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Biology Articles » Bioinformatics » Poxvirus Bioinformatics Resource Center: a comprehensive Poxviridae informational and analytical resource » Introduction

Introduction
- Poxvirus Bioinformatics Resource Center: a comprehensive Poxviridae informational and analytical resource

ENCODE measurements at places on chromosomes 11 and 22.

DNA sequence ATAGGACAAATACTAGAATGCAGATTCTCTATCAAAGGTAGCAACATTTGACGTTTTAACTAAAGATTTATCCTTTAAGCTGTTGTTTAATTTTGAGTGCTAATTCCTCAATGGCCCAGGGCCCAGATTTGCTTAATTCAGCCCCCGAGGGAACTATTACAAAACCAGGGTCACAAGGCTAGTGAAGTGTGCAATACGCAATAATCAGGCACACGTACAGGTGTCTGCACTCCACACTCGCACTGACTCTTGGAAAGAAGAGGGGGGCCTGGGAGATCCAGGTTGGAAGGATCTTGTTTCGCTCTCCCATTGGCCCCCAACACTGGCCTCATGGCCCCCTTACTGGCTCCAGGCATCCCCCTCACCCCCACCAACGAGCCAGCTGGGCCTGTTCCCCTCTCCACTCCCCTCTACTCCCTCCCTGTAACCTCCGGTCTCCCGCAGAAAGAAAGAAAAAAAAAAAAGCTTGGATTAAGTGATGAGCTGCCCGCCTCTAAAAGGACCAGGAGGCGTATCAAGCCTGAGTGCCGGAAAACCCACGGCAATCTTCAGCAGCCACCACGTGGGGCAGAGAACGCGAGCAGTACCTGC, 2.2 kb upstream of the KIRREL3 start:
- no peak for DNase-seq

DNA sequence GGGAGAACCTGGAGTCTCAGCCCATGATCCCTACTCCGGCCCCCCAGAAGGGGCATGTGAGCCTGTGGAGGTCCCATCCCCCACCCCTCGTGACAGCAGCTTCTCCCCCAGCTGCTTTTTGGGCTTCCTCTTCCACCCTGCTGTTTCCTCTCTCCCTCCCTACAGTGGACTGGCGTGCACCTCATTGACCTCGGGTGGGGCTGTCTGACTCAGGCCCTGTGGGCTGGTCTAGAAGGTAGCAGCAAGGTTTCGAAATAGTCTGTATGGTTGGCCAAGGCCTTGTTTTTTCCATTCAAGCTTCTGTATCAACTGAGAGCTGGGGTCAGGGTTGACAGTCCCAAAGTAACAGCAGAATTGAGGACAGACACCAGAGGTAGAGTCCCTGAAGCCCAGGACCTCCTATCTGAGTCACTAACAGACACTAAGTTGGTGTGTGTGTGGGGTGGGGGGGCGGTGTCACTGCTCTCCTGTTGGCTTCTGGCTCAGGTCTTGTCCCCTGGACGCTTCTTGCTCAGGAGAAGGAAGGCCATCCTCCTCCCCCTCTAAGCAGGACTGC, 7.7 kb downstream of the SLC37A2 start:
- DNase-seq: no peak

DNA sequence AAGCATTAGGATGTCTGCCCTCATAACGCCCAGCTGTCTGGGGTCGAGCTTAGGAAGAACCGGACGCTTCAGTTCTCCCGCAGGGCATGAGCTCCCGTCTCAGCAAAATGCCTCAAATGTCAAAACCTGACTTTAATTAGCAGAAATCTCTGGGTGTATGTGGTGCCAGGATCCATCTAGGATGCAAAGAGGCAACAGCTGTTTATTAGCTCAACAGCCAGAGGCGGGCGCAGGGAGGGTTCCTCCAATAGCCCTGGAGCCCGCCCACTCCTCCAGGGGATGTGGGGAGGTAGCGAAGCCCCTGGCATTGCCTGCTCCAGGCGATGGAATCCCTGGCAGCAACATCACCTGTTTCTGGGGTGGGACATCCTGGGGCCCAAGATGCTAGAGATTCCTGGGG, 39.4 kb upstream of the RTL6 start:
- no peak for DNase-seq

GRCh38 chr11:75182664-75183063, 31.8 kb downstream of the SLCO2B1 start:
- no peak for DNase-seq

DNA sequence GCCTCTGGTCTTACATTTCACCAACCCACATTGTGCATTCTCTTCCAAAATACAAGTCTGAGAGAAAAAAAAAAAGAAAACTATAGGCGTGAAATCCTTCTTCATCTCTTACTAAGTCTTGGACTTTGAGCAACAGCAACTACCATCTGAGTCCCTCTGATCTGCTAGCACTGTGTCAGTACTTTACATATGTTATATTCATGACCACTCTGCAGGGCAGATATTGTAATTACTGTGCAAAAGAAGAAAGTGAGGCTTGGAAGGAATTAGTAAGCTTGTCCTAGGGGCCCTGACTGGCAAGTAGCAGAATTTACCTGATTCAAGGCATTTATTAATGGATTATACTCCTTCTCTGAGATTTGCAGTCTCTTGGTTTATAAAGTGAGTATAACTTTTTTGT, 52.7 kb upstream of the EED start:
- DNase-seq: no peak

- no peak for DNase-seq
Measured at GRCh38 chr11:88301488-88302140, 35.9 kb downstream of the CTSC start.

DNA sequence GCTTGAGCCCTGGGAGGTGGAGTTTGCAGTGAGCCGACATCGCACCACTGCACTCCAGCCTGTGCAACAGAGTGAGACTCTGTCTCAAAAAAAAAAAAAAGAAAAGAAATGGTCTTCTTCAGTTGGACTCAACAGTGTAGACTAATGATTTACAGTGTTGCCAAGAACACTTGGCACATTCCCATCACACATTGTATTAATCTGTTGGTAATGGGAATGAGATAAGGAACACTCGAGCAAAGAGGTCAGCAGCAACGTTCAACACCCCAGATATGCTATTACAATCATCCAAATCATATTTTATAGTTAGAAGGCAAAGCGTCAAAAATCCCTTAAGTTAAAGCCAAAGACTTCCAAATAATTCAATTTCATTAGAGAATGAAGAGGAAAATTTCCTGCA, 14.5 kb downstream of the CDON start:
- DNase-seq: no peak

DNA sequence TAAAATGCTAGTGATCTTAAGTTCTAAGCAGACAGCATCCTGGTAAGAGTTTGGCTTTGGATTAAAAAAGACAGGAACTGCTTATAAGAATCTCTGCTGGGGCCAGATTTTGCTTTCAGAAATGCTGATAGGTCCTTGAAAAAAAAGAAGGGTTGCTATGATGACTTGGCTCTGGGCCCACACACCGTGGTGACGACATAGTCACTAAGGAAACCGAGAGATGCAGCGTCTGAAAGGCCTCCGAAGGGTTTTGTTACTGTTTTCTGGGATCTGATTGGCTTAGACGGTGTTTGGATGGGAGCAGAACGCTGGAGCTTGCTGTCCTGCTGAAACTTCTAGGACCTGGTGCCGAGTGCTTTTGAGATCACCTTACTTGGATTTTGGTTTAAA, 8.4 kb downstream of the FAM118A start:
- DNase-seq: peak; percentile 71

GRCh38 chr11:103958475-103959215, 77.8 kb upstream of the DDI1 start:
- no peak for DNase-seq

An effective response to the use of biological organisms asagents of terrorism or warfare, or to the emergence of new infectiousdiseases requires a multi-disciplinary effort involving variousagencies at the local, state and federal levels including publichealth officials, hospital personnel, epidemiologists and themilitary. In addition to the public health response, a concertedresearch effort is necessary to better detect, understand andrespond to these threats. Such research requires developmentof environmental detectors and clinical diagnostic aids to provideus with rapid warning in the event of an outbreak as well asdevelopment of vaccines to prevent infection and antiviral orantibacterial drugs to cure infection. These efforts requirea comprehensive biological understanding of potential threatagents, including their molecular biology, genetics, pathogenicity,epidemiology and evolution. The National Institute of Allergyand Infectious Diseases as well as the US Centers for DiseaseControl and Prevention maintain a list of priority pathogensthat are considered potential bio-threat agents and/or are microbesthat appear to be new or reemerging pathogens (http://www.bt.cdc.gov/agent/agentlist-category.aspand http://www.niaid.nih.gov/biodefense/bandc_priority.htm).Variola virus, the causative agent of smallpox and a memberof the Poxviridae family of viruses, has perhaps the greatestpotential for use as a bio-weapon and is one of the CategoryA pathogens on these priority pathogen lists (1). In addition,monkeypox virus, a member of the orthopoxvirus genus that includesvariola virus, has caused a number of disease outbreaks in recentyears, including outbreaks in North America resulting from theimportation of rodents from Africa intended to be sold as pets(2,3). The use of high-throughput DNA sequencing techniques as wellas other large-scale ‘Systems Biology’ technologieshave led to an unprecedented increase in the amount of availabledata. Therefore, one overarching necessity in research effortsdirected at providing a better understanding of priority pathogensis the need to collect, manage, describe, analyze and publicizethe vast amounts of information generated by modern, high-throughputbiological research. Therefore, the goal of the Poxvirus BioinformaticsResource Center (PBRC) is to organize all available informationon virus genetics thus aiding research efforts towards increasingour knowledge of virus replication and virus–host interactionon a gene-by-gene and whole genome basis. In addition, the PBRCis expanding on available knowledge by developing and utilizinganalysis tools that can further probe the information containedin the genome and gene sequences of these organisms. Since ourgoal is to establish an information resource to support researchefforts by the scientific community, we are also solicitinginput from that community to ensure the completeness and, aboveall, the accuracy of the information being provided and to ensurethat the software tools provided and in development reflectthe needs of the different research groups using these resources.

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